Friday, January 21, 2005

Boxer vs. Rice

Senator Boxer took her best shot at Condoleezza Rice in the senate confirmation hearings on Wednesday and came up way short. Much has already been written about Boxer's feeble criticisms and outright misstatements, including here and here and here and here. That Senator Boxer could make so many factual errors while accusing Rice of lying is ironic to say the least. There is one little tidbit that I haven't seen written about, the charge that Rice contradicted herself and President Bush on the issue of the speed with which Sadaam could be expected to produce a nuclear bomb.

Let's look at the quotes in context. First President Bush's statement from his October 8, 2002 speech to the Cincinnati Museum Center. From the transcript:

If the Iraqi regime is able to produce, buy, or steal an amount of highly-enriched uranium a little larger than a single softball, it could have a nuclear weapon in less than a year.
(Emphasis mine)

Note that "if". It is pretty clear. Bush was not making a statement about Sadaam's current capability to produce nuclear weapons he was using this hypothetical scenario to illustrate a point (if we let the situation get out of hand, it could deteriorate very rapidly and something bad could happen.)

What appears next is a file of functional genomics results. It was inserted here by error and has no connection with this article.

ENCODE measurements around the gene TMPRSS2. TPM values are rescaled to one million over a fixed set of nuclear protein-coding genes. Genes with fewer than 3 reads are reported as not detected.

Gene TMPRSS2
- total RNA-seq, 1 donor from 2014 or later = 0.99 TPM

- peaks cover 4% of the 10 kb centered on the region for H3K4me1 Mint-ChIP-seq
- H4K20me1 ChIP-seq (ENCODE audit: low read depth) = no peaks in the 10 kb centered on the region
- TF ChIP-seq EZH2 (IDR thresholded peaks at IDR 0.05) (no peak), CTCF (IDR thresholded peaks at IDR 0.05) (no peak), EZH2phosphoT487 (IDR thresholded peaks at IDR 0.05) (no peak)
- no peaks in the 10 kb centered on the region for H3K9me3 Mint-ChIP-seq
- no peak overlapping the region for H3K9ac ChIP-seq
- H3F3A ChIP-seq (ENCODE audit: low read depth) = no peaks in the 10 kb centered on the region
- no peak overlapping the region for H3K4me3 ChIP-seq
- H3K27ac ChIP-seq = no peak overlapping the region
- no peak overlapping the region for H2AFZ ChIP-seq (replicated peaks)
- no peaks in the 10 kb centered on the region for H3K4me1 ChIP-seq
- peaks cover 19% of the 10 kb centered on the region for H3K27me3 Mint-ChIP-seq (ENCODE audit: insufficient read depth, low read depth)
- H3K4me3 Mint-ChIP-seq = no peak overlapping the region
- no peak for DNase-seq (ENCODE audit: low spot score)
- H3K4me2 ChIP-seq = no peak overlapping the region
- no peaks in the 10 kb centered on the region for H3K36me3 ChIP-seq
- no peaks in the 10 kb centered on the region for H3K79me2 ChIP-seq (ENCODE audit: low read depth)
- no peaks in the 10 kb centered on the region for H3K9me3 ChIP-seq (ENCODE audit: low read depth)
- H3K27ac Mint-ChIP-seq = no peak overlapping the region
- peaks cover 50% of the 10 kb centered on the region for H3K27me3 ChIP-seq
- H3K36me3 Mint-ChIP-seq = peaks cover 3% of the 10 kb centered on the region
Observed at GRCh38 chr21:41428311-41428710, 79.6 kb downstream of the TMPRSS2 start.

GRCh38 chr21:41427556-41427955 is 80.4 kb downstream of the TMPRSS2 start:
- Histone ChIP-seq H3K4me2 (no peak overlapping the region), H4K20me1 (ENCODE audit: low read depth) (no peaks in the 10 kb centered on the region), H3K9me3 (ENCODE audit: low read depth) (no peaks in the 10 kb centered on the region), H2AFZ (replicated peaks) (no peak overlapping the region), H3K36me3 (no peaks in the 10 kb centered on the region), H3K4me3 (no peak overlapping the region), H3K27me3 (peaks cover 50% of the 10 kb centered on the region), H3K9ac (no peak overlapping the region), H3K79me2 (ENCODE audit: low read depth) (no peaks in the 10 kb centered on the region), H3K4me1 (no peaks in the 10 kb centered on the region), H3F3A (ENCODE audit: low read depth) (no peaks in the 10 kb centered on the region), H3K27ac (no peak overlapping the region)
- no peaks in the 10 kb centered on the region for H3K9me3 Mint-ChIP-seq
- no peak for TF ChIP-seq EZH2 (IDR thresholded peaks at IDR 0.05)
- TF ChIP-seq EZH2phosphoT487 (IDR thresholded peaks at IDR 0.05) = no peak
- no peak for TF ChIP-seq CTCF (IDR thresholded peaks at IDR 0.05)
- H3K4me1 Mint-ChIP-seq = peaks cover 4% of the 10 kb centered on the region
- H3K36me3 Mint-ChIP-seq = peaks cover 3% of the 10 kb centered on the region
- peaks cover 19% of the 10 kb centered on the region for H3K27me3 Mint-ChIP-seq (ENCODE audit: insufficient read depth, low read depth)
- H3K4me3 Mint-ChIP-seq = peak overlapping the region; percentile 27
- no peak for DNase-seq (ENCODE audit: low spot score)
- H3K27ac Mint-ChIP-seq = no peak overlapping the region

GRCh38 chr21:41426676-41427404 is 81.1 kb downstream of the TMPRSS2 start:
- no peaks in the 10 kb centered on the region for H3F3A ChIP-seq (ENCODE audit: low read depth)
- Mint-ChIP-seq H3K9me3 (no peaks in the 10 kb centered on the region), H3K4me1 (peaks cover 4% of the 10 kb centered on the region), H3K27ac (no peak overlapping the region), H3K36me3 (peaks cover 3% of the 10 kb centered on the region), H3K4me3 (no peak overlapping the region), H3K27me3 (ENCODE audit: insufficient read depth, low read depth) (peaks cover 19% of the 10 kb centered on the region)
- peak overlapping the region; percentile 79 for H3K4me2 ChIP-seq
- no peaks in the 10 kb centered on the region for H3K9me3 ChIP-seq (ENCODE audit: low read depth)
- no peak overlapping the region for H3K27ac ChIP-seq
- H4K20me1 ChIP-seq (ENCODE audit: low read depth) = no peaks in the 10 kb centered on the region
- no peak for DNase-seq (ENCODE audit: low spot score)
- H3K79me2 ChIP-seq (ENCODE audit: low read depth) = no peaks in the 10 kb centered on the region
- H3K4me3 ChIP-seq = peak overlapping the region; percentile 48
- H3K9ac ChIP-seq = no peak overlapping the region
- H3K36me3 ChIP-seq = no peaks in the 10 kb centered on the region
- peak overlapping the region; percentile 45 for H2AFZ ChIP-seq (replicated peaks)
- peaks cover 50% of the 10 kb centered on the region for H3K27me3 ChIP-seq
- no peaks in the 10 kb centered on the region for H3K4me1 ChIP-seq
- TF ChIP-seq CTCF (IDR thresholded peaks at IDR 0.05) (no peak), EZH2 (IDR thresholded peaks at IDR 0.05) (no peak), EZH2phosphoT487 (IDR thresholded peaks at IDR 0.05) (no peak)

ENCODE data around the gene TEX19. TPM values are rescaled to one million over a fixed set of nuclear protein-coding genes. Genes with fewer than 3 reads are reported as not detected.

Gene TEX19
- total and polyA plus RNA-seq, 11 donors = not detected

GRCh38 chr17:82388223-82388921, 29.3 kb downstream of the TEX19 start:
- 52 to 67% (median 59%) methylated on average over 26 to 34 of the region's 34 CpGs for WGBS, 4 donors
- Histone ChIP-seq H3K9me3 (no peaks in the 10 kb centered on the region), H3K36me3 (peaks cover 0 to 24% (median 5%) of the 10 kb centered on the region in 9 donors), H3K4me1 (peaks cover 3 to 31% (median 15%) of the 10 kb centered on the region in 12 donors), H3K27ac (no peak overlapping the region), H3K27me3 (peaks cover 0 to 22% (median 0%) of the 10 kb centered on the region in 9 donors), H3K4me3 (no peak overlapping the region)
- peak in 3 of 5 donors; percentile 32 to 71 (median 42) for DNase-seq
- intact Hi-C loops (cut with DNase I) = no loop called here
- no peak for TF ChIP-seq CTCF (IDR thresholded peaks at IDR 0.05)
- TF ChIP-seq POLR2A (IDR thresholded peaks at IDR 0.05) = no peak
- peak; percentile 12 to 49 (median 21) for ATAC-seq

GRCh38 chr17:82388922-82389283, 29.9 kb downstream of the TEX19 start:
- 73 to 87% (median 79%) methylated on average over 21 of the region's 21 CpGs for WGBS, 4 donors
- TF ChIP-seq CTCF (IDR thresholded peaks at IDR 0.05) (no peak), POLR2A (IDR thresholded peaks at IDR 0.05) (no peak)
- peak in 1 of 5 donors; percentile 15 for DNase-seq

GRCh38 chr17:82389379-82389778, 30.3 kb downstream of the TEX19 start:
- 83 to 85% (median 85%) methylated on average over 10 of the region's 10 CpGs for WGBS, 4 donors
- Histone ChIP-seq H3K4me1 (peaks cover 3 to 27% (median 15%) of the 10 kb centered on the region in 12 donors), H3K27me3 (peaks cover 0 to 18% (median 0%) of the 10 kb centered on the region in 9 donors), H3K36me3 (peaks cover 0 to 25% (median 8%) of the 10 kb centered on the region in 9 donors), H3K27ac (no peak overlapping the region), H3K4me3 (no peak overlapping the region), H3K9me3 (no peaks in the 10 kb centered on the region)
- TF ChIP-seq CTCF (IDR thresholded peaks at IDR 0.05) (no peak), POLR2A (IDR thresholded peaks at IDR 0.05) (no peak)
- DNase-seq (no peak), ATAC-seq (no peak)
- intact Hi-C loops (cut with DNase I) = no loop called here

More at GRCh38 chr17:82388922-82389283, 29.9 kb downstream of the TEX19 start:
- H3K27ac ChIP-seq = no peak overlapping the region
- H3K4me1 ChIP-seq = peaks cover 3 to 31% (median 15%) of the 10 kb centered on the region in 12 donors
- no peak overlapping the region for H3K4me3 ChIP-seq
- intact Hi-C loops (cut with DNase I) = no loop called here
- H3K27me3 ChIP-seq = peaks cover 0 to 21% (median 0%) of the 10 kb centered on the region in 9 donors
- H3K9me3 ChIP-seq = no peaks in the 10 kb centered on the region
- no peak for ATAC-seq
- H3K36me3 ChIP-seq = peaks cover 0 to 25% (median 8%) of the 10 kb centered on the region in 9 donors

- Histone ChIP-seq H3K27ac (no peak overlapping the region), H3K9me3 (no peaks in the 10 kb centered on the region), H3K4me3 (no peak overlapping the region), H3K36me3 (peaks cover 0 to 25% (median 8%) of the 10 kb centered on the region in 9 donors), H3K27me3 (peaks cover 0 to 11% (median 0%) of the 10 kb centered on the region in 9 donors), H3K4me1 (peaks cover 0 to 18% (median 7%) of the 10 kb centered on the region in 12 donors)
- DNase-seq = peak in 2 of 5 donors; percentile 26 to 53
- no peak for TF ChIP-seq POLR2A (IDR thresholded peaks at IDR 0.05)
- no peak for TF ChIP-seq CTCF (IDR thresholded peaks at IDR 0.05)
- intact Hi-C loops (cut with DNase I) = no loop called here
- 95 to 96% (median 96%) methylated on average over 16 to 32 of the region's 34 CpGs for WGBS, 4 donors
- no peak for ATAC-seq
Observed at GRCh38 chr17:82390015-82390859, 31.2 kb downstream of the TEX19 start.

Now for Rice. Here is the transcript of Rice's interview on NewsHour. And the key quote:
Nobody ever said that it was going to be the next year, but the question was that if it was possible that he might have one by the end of the decade, and if it was possible, as the national intelligence estimate said, that if he acquired fissile material, it might be far sooner than that.
(Emphasis mine)

In that interview, Rice made a clear distinction between what she was saying and what President Bush had said.

Talk about a selective quote. If Boxer had just quoted the whole sentence it would have been readily apparent that Rice made a clear distinction between what she claimed nobody had said and what President Bush had actually said.

There is a point where quoting out of context goes from being an honest mistake and becomes a deliberate attempt to mislead. Senator Boxer has crossed that line.

2 Comments:

Blogger David Flanagan said...

Good points and I agree completely. As I mentioned on Blogcritics.org, Dr. Rice was a vehicle for Democratic frustrations and an opportunity to vent and gain some face time on national TV.

David

7:11 PM  
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